Pakistan takes on the Taliban as grief over Peshawar school massacre gives way to rage

Following the Peshawar school massacre in which 132 children died, the military have bombed militant targets in tribal areas amid a new-found resolve and hardening of attitudes towards extremism

The grief has given way to rage. Three days after Pakistan suffered its worst ever terrorist attack, with the massacre of 132 schoolchildren in Peshawar, the country has hit back.

In the tribal areas of North Waziristan and Khyber along the Afghan border, Pakistani jets strafed militant targets as troops combated militants on the ground. The military says that it has killed 77 as the assault presses on. For days, Pakistanis in major cities held candlelit vigils, placing flowers under portraits of the pupils who were killed in their school on Tuesday. Yesterday, they took to the streets to protest against pro-Taliban preachers and declare their resolve to end the threat that the militants pose.

Schools and colleges across the country have been closed until the new year. Major cities were on high alert yesterday amid fears that the Taliban will try and make good on its intention to slaughter more innocents. “We are bracing for another attack,” Khawaja Muhammad Asif, Pakistan’s Defence Minister, told The Independent. “There are reports that Punjab and other provinces are also threatened by terrorists – particularly soft targets like schools, public places where there is low security.”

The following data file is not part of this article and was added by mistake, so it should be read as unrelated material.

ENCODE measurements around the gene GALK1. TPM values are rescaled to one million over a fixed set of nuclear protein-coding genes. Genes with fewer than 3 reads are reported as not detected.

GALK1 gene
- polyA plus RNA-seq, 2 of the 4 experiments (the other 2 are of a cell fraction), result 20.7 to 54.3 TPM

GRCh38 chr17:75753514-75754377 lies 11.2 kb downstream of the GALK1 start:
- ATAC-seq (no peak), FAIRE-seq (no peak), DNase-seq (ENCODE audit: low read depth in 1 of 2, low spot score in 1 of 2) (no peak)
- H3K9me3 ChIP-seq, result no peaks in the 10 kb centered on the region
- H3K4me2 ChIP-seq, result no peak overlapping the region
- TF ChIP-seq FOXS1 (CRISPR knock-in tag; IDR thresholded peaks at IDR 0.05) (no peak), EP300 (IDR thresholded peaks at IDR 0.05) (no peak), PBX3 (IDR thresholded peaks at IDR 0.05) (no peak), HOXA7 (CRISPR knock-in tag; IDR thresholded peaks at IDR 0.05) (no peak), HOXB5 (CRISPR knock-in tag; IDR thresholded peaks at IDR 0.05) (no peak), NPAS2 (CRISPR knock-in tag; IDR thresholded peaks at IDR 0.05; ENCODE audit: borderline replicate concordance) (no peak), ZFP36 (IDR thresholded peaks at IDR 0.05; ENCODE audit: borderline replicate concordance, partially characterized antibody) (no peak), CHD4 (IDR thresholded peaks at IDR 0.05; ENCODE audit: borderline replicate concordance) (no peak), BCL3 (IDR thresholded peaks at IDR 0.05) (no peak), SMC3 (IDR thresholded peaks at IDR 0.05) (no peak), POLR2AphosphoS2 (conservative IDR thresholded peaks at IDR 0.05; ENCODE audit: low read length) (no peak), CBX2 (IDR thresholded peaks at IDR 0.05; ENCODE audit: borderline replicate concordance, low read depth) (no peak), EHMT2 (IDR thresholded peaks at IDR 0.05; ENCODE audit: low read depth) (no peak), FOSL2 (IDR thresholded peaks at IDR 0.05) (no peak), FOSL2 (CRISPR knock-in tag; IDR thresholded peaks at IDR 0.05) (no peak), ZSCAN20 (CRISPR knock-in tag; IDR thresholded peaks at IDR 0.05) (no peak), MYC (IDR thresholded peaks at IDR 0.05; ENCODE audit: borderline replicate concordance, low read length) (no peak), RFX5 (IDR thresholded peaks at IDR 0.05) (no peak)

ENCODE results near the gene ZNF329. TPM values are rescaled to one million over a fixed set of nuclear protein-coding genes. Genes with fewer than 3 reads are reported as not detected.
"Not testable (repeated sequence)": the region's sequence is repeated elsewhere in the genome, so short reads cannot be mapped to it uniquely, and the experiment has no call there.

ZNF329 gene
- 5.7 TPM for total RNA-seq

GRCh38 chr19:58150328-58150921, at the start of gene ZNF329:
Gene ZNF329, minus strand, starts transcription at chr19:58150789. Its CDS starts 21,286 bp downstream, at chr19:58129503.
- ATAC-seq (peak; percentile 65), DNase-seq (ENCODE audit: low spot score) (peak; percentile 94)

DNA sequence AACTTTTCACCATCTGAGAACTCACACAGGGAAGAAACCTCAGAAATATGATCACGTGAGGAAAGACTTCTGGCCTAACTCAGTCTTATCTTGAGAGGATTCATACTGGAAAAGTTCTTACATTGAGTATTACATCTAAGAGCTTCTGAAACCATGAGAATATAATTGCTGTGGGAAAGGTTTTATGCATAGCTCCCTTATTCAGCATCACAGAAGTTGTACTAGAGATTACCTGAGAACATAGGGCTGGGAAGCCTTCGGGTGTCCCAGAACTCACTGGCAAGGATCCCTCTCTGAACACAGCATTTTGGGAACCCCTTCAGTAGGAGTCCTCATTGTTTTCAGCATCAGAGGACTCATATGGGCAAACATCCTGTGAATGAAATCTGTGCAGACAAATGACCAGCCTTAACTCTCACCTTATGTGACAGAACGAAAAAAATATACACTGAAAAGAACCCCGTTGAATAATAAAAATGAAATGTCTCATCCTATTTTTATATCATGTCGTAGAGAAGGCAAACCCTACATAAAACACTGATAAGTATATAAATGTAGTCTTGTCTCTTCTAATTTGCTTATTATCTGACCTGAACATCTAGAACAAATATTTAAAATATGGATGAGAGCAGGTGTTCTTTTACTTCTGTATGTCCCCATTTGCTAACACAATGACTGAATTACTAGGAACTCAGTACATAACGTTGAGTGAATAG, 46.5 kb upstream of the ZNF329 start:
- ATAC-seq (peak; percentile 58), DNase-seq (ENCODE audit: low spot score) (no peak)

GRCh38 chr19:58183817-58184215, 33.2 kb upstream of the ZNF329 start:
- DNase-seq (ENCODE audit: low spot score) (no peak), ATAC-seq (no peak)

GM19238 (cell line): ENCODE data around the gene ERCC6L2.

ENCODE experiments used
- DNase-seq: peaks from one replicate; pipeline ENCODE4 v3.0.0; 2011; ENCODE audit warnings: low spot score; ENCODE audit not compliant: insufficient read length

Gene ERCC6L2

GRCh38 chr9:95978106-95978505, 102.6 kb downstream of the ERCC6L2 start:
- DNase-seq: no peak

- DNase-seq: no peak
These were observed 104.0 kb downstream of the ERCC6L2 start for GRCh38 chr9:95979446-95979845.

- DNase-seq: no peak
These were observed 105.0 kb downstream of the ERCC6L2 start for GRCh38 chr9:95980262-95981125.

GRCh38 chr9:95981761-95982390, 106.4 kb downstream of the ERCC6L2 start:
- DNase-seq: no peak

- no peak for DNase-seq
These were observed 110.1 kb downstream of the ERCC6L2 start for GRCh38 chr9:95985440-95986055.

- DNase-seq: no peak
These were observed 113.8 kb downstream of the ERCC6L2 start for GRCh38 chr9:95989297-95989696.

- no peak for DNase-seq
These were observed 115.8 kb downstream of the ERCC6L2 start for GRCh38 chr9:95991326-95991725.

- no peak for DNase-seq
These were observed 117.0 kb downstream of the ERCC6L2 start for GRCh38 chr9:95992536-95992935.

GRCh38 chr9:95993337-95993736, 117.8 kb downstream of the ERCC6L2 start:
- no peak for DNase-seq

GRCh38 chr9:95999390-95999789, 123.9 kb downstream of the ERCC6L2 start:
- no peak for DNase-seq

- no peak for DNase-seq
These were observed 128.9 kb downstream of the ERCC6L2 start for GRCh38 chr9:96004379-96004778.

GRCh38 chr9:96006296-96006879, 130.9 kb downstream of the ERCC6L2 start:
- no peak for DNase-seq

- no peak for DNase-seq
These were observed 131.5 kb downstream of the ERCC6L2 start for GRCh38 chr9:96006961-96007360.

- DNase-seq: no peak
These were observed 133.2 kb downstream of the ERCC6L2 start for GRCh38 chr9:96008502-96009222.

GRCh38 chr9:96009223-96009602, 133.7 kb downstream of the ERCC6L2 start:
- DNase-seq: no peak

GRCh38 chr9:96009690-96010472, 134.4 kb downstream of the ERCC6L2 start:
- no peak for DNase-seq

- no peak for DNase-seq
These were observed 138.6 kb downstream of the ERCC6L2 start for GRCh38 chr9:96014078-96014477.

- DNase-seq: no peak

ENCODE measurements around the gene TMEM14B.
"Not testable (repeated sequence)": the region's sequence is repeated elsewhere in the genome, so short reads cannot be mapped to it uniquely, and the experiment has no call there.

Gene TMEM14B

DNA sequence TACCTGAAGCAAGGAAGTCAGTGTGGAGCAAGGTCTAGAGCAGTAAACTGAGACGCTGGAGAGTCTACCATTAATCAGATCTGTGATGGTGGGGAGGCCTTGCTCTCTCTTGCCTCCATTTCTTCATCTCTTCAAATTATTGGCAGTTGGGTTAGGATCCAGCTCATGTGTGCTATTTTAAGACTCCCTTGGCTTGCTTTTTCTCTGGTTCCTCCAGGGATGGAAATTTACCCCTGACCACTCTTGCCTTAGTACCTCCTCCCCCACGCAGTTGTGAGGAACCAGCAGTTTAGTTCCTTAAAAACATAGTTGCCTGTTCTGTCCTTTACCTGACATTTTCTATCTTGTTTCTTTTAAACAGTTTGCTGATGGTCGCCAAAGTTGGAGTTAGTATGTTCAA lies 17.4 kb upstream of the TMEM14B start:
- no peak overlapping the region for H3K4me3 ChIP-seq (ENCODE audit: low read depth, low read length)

The leader of the group that carried out the massacre has issued a warning. “If our women and children die as martyrs, your children will not escape,” Umar Mansoor warned. In the past, such threats provoked a terrified silence. No longer. In Islamabad, hundreds gathered outside the Red Mosque where extremist preacher Maulana Abdul Aziz is based. In recent days, he had been much in evidence on television supporting the Taliban.

“We are reclaiming our mosques,” Jibran Nasir, the organiser of the protest told The Independent. “These are our houses of worship and they should represent our concerns and not that of our enemies.” They came bearing signs, “Go Taliban Go” and “Apologists are the enemy”. One sign said, “Run, burka, run”. It was a reference to when Mr Abdul Aziz fled a military offensive against the Red Mosque in 2007 disguised in a burka. Others chanted, “Taseer is alive, is alive” – a reference to Salmaan Taseer, the governor of Punjab who was killed by a zealot for defending a Christian woman accused of blasphemy.

Similar protests took place in Peshawar and the largest city of Karachi in the south. In Gujranwala, protesters held signs that bore feelings of vengeance. “The only good Taliban is a dead Taliban,” one said. Political and military leaders met yesterday to chalk out a strategy. A committee has also been established to devise an “action plan” that will have the consent of all of Pakistan’s political parties. 

“We are trying to devise a joint strategy with the Afghan government,” Mr Asif said. “Unless the two act in unison there won’t be peace in either country. This terrorism has to finish. The only way we can finish it is by joint action on both sides.”